The only thing that matters about My Week With Marilyn is whether or not Michelle Williams pulls off the blonde goddess. And the answer is HOLY SHIT YES. Caps lock is how I feel inside all the time after watching her performance. When most actors approach a bio-pic of a famous figure, they seem to feel that all that’s necessary is a wig and some prosthetics maybe, and a pennyante improv accent, a SNL sketch version where all you have to do is hit a few mannerisms. Williams becomes Marilyn Monroe. She is luminescent — she actually fucking glows when she is on screen. It’s outstanding, remarkable, and uses up all the effusive adjectives in my repertoire. The beautiful and complicated part is that Marilyn Monroe herself actually spent most of her time trying to play Marilyn Monroe for her fans and for the cameras. So Williams actually has to play almost two characters. And there is never a moment when you look at her on screen and don’t believe for a minute that she’s captured Monroe. Because there is a never a moment when Williams is on screen that you aren’t just captivated by her.
My Week With Marilyn is part of the new breed of biopics I refer to as “them-ographies.” Instead of giving us the main attraction’s entire history and life, it deals with a brief but pivotal period of their lives through the eyes of one of us common folk. Julie & Julia is like this to a lesser extent, but the best example, and one that this film particularly reminded me of, was Richard Linklater’s underappreciated gem Me and Orson Welles. It’s an effective method to gaze at a star — it shows all the humanity and frailty and cruelty of celebrity without having to delve into an entire genesis.
My Week With Marilyn frames the period of time when Marilyn Monroe (Michelle Williams) came to Britain to film The Prince and the Showgirl with Sir Laurence Olivier (Kenneth Branagh). As aptly stated in the film, Olivier was a great actor who wanted to show the world he could be a cinema star and Monroe was a cinema star who wanted to show the world she could be a great actress. The film is told from the perspective of Colin Clark (Eddie Redmayne), a youngest son of British upper crust who wanted to become a filmmaker. His well-connected parents are friends with Olivier and his wife Vivian Leigh (Julia Ormond), and so Colin is able to doggedly pursue a cushy position on the film as 3rd Assistant Director — essentially a gofer. Clark eventually and naively charms his way into being a confidante to the starlet, who proceeds to draw him in only to break his heart. Through Clark’s story, the film is able to charmingly and whimsically pursue several avenues of intrigue — old actors being shoved aside for the young, the insecurity and fragility of celebrity, public versus private life — without ever getting too morose. The general plot and story is as frothy and digestible as one of the lattes a set gofer would fetch, serving only as a vehicle to deliver astounding performances.
As I said, Williams shines like the sun, but a great deal of that comes from the supporting cast. Ensembles have been fucking monstrously good this year — kudos to the casting directors for assembling this much talent. Branagh’s wonderfully arrogant and brooding as Olivier, and it’s sumptuous irony when you realize that Branagh, an older actor who has made his career playing rich and Shakespearean parts, is playing second fiddle to a beautiful young starlet in a film where his role costs of playing an older actor who has made his career playing rich and Shakespearean parts playing second fiddle to a beautiful young starlet in a film. Emma Watson has a small part as Colin Clark’s set girlfriend, a costumer named Lucy who gets shunted aside for his puppydog affection for the goddess Monroe. It’s a brilliant move on the actress’s part after coming down from the frenzy of Hermione Granger — a love interest without being THE love interest. Judi Dench, who simply adores popping up on various sets for a few days of shooting, plays Dame Sybil Thorndyke, and it’s one of those parts that you assume just said in the script, “Get Judi Dench.” Dominic Cooper, who plays excellent bastards, has an excellent bastard turn as Milton Greene, a Marilyn hanger-on, and Toby Jones continues his wonderful prick run this year as Arthur Jacobs. I want to especially commend Julia Ormond as Vivian Leigh, who was only trumped by the virtually unrecognizable Dougray Scott gruffly playing Arthur Miller. Eddie Redmayne has the hardest part, because he’s not supposed to shine. His Colin is just a nobody, and Redmayne shuffles through the part admirably.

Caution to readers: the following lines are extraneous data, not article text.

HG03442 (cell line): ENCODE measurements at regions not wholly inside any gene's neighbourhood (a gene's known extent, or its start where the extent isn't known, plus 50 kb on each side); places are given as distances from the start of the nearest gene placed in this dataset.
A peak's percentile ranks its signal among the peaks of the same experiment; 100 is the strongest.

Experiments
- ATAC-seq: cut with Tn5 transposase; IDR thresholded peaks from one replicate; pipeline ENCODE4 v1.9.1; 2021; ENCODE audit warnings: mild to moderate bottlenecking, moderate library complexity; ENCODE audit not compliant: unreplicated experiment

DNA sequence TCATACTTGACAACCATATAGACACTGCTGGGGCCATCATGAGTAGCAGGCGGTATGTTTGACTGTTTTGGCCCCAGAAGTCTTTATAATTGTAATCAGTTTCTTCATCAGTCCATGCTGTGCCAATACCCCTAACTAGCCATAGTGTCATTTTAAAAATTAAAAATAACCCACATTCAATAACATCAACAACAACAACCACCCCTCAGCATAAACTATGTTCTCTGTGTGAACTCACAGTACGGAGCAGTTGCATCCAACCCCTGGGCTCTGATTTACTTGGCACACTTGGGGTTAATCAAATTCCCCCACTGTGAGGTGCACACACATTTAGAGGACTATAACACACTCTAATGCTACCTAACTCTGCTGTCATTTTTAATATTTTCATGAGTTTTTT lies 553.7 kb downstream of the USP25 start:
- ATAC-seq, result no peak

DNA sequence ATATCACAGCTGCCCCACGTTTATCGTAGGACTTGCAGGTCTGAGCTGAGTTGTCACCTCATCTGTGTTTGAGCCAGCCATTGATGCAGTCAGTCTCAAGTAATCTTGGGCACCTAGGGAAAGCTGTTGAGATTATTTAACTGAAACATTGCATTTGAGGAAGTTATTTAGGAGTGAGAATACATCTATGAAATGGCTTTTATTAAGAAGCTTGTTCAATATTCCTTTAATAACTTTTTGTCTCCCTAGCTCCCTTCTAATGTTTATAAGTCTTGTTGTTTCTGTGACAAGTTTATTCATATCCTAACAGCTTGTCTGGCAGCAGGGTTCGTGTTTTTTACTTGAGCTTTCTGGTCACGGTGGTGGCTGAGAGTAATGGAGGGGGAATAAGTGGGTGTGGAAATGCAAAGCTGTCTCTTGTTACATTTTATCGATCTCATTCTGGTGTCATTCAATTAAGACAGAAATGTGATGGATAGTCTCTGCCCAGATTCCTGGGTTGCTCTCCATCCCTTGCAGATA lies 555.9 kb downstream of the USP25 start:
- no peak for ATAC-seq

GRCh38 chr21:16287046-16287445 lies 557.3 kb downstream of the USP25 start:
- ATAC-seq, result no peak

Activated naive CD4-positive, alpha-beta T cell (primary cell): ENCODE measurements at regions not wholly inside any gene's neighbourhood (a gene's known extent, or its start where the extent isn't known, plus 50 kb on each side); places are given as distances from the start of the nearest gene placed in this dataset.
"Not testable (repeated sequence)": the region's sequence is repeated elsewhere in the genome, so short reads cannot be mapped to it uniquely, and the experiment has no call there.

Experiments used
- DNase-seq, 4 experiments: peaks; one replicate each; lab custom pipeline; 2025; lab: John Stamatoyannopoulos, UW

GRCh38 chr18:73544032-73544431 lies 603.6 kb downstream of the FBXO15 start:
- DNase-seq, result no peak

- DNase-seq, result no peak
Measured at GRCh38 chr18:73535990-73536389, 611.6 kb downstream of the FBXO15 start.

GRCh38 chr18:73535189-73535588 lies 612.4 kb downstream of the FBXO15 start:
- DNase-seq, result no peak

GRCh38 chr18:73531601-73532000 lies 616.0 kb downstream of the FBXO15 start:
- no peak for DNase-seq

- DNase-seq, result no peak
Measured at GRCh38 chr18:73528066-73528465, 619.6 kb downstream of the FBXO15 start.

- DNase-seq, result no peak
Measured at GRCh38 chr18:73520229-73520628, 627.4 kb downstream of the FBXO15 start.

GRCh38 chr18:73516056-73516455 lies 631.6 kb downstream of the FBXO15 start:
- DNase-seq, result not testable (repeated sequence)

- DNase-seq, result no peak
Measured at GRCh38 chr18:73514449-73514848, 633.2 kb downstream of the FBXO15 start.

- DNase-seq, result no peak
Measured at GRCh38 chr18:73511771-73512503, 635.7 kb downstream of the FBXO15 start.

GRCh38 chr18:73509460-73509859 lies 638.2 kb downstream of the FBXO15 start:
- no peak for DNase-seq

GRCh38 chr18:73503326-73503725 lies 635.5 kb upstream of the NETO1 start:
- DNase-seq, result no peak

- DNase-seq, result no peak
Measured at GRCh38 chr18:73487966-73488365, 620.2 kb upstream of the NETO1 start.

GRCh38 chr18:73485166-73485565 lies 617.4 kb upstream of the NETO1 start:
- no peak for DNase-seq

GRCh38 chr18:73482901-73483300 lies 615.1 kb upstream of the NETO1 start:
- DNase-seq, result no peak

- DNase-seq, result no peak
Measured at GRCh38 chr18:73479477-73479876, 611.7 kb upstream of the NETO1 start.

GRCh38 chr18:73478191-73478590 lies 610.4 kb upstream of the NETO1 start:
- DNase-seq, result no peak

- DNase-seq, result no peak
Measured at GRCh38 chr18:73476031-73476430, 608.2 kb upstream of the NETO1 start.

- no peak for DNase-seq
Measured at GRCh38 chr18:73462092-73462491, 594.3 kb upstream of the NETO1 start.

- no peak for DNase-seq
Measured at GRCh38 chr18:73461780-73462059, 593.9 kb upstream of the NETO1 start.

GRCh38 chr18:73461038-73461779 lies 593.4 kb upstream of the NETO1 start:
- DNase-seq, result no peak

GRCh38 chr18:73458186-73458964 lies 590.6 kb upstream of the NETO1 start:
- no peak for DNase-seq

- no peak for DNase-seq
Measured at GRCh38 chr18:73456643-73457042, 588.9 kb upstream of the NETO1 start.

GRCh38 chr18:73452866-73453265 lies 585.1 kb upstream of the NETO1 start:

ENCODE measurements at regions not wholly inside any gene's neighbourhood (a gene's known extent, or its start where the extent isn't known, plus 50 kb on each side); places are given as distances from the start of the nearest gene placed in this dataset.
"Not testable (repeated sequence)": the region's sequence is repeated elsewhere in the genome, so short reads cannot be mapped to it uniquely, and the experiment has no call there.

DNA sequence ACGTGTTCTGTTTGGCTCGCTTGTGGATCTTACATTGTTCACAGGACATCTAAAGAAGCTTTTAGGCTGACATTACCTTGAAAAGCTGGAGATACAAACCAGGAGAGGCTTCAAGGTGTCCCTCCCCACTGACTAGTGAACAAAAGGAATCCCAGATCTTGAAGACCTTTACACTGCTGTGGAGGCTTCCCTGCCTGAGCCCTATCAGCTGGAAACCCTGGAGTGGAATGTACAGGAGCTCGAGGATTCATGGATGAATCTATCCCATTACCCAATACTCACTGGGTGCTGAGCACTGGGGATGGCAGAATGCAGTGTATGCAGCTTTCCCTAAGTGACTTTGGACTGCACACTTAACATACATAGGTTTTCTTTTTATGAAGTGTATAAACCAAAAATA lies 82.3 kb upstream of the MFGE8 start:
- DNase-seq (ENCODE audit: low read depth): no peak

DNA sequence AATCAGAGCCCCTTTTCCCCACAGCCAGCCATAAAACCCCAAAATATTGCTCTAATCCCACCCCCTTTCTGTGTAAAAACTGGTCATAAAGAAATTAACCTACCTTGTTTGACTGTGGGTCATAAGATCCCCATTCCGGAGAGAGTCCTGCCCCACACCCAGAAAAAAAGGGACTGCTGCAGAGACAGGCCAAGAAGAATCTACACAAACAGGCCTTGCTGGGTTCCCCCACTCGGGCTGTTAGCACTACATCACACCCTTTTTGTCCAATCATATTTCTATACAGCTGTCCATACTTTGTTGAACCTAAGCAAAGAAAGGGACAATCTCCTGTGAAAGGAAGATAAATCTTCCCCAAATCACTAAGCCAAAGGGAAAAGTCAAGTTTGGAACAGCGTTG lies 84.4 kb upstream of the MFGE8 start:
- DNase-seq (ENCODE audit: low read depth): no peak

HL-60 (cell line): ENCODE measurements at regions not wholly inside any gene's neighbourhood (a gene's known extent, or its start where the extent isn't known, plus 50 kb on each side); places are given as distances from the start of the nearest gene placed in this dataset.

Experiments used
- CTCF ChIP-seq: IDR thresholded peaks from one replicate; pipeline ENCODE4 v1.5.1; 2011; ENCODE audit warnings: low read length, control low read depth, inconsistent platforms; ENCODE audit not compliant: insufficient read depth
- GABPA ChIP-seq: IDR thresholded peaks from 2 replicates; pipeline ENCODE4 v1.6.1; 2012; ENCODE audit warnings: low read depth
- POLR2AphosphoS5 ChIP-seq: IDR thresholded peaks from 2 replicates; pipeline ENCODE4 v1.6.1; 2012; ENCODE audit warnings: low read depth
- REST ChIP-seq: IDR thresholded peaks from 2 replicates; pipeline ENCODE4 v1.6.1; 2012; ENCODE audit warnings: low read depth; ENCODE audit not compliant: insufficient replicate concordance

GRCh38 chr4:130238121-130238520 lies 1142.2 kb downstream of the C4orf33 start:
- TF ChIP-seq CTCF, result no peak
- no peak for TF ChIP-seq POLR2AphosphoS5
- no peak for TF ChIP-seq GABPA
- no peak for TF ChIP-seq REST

But, in all honesty, My Week With Marilynis Michelle Williams’ film, and goddamn does she just kill the part. As much as I’d like to credit director Simon Curtis and screenwriter Adrian Hodges, no one would really give a shit if not for Williams simply becoming Marilyn Monroe. There’s none of that fucking amateurish Betty-Boop-oop-a-dooping you’d fear. No one gives Williams enough credit as an actress, and frankly, I’m to be included in that shaming. In a year of outstanding lead actress performances, Williams is simply remarkable. And while My Week With Marilyn isn’t any sort of revelatory spectacle, it does give us a chance to marvel at Williams as much as we’d gawk at Marilyn Monroe.